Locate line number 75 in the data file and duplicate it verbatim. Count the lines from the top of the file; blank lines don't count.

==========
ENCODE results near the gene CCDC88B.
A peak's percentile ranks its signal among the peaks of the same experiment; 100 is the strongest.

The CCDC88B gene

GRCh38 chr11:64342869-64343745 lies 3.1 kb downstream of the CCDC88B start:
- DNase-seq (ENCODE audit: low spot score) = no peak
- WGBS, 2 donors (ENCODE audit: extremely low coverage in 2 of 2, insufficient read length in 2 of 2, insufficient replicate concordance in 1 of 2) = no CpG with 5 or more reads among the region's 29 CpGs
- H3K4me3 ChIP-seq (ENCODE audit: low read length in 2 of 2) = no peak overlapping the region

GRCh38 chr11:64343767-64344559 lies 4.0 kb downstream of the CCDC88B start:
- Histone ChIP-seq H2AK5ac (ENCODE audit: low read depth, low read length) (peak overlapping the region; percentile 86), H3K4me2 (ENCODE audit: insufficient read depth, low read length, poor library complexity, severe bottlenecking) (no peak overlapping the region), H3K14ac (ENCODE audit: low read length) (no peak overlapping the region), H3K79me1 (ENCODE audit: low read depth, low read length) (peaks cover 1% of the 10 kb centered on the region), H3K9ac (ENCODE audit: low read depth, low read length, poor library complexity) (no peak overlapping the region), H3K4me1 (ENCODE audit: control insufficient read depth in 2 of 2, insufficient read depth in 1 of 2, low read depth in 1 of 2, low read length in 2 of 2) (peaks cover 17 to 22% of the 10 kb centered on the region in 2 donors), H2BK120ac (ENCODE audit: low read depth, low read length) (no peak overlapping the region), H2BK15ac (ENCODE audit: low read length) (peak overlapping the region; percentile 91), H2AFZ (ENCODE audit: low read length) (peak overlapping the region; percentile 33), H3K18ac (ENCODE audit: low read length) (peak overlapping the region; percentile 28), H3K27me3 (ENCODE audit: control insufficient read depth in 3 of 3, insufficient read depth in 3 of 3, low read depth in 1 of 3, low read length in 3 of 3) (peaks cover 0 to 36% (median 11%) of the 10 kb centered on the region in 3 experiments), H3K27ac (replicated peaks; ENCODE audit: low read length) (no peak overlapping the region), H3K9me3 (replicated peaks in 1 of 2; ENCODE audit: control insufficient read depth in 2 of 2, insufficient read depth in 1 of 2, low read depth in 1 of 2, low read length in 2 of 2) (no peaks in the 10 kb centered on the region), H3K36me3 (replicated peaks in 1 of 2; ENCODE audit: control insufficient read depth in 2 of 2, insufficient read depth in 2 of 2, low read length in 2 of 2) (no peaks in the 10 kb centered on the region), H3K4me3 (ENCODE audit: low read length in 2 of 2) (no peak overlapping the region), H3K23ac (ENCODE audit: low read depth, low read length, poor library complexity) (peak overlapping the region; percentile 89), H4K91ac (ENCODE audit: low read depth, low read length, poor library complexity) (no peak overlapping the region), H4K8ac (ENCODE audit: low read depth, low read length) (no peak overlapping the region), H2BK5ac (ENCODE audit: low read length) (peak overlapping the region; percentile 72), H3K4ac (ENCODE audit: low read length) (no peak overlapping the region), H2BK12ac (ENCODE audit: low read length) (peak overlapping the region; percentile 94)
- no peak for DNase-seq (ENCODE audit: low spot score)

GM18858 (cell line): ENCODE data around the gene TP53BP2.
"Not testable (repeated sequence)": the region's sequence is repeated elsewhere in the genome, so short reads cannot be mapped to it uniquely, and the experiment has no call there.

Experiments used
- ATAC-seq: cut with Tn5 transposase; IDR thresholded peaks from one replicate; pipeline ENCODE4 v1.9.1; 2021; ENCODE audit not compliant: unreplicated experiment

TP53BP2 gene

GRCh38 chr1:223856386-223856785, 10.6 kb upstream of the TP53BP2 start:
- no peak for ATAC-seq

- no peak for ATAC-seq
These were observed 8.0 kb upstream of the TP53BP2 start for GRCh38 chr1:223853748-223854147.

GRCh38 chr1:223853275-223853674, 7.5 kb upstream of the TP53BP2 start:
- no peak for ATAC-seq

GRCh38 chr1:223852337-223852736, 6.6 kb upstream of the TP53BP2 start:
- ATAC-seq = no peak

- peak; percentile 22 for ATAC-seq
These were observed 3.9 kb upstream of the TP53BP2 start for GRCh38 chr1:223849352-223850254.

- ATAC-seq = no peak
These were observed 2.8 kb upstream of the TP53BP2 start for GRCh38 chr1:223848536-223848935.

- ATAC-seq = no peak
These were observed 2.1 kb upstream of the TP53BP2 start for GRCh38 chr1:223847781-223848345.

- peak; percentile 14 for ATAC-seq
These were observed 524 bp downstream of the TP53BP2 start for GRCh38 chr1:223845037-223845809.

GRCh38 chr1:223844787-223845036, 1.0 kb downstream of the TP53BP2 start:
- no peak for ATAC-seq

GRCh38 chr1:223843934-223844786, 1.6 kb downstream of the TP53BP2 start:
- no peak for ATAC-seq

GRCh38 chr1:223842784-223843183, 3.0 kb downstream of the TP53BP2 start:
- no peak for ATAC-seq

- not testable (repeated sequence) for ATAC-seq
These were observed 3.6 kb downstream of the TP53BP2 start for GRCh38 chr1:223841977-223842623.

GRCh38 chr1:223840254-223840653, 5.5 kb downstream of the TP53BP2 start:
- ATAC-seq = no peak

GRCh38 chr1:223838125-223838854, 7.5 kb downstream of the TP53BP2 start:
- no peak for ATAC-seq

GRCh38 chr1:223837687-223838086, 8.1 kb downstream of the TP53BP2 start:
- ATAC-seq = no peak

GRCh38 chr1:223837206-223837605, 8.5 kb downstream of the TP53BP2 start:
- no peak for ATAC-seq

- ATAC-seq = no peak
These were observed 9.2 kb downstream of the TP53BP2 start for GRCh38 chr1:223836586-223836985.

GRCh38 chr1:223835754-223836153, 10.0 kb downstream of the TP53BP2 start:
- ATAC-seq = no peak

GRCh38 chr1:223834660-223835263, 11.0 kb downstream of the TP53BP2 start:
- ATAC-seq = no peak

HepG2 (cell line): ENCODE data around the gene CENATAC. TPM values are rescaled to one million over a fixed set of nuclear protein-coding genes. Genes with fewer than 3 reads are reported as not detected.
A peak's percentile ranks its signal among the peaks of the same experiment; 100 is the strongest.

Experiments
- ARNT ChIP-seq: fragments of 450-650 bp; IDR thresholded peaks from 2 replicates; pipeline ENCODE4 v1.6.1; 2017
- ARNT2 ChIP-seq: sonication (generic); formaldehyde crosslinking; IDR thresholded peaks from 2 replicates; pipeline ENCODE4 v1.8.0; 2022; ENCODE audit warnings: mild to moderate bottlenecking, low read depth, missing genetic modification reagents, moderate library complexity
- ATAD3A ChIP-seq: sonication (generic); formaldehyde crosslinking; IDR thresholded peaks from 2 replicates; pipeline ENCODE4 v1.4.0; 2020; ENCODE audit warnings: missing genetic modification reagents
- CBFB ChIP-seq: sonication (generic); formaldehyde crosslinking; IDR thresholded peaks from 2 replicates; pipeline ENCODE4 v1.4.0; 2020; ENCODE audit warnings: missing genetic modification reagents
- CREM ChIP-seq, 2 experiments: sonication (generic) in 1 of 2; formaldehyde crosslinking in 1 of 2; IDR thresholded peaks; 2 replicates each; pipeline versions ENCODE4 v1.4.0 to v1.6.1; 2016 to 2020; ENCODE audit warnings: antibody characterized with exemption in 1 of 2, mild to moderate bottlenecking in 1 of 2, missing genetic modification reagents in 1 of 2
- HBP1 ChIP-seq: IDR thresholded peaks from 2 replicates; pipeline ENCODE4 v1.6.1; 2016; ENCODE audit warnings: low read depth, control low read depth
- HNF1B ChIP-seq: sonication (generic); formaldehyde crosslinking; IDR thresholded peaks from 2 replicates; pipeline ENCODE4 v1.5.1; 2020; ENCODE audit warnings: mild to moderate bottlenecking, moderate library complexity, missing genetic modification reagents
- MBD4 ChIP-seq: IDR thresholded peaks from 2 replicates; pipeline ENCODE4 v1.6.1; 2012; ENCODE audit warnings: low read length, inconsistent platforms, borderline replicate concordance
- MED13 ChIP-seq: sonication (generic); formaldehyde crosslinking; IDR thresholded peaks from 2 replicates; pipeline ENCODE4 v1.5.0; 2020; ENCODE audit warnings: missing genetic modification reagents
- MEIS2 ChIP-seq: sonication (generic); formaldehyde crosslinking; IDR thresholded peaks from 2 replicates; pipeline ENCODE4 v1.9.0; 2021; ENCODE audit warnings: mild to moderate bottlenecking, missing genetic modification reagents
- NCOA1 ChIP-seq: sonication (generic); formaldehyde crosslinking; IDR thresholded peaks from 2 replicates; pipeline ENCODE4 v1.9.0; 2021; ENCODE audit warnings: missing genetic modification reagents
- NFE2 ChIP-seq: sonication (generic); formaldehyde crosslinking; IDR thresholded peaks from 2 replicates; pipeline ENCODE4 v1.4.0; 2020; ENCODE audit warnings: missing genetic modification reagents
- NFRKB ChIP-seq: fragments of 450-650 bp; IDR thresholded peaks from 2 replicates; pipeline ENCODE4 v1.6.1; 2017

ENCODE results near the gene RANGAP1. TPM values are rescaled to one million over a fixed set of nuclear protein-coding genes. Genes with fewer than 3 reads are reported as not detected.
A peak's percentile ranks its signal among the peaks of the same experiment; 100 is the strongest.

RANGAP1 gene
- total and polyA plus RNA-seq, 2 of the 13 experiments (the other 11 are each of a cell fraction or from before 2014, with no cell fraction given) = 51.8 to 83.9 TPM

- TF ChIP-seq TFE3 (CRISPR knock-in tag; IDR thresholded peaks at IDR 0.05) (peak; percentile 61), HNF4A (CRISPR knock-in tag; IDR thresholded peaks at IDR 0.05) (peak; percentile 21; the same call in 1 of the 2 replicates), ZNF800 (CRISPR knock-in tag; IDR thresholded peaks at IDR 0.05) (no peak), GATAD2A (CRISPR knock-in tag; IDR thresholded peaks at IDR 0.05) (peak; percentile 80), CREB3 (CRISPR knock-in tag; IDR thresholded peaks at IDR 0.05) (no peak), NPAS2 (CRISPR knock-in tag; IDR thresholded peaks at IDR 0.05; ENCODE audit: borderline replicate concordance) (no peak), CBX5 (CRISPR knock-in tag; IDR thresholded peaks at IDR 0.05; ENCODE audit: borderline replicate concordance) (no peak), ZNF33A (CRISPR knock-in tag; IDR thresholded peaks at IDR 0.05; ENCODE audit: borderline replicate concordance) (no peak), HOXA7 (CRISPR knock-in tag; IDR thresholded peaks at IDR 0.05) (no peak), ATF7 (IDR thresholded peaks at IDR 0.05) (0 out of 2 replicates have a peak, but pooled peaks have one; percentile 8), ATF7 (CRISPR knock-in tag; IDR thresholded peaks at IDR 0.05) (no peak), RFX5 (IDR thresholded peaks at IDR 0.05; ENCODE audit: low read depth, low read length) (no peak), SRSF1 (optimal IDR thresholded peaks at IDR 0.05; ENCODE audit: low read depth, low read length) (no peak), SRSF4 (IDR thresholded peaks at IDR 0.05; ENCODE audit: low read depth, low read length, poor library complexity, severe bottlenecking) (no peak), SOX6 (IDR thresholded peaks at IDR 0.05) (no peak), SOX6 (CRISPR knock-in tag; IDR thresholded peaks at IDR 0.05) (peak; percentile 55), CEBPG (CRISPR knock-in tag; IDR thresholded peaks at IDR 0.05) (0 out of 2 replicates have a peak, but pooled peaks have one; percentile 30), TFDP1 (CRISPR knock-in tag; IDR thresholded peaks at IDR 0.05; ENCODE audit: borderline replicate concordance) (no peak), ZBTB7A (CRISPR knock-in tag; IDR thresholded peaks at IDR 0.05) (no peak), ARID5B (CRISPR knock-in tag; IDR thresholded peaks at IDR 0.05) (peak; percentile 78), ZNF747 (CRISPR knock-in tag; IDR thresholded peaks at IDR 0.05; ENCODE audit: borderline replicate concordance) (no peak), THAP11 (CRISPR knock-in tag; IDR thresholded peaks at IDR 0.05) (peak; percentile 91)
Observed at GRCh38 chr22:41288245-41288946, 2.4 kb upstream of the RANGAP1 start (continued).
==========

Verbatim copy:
Observed at GRCh38 chr22:41288245-41288946, 2.4 kb upstream of the RANGAP1 start (continued).